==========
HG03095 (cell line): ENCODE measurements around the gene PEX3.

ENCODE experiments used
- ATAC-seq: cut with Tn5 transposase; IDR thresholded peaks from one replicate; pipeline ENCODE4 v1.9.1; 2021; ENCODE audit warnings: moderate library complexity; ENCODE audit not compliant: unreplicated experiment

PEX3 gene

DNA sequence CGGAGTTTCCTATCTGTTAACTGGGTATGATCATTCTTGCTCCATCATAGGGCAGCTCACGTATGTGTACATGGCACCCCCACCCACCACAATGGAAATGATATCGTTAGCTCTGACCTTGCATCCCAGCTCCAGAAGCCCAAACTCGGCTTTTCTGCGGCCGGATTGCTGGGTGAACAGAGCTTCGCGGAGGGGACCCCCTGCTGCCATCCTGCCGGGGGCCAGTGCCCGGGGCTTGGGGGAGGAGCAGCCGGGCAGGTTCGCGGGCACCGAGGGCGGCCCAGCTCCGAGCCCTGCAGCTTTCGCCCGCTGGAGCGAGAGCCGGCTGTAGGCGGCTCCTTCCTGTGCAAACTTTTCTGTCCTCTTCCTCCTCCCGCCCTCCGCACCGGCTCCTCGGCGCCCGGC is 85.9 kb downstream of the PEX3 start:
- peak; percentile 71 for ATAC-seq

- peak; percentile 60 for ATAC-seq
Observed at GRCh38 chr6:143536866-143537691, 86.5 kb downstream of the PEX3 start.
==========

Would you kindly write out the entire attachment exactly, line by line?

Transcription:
HG03095 (cell line): ENCODE measurements around the gene PEX3.

ENCODE experiments used
- ATAC-seq: cut with Tn5 transposase; IDR thresholded peaks from one replicate; pipeline ENCODE4 v1.9.1; 2021; ENCODE audit warnings: moderate library complexity; ENCODE audit not compliant: unreplicated experiment

PEX3 gene

DNA sequence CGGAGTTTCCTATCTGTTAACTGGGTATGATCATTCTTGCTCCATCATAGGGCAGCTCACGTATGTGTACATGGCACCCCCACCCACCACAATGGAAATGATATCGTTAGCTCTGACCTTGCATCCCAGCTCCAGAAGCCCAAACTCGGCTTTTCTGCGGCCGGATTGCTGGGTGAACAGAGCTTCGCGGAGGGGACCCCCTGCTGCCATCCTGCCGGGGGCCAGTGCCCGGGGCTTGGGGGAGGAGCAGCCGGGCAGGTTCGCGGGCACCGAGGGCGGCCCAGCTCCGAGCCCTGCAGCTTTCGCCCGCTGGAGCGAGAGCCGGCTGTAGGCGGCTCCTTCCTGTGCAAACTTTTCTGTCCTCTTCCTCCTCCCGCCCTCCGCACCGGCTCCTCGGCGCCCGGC is 85.9 kb downstream of the PEX3 start:
- peak; percentile 71 for ATAC-seq

- peak; percentile 60 for ATAC-seq
Observed at GRCh38 chr6:143536866-143537691, 86.5 kb downstream of the PEX3 start.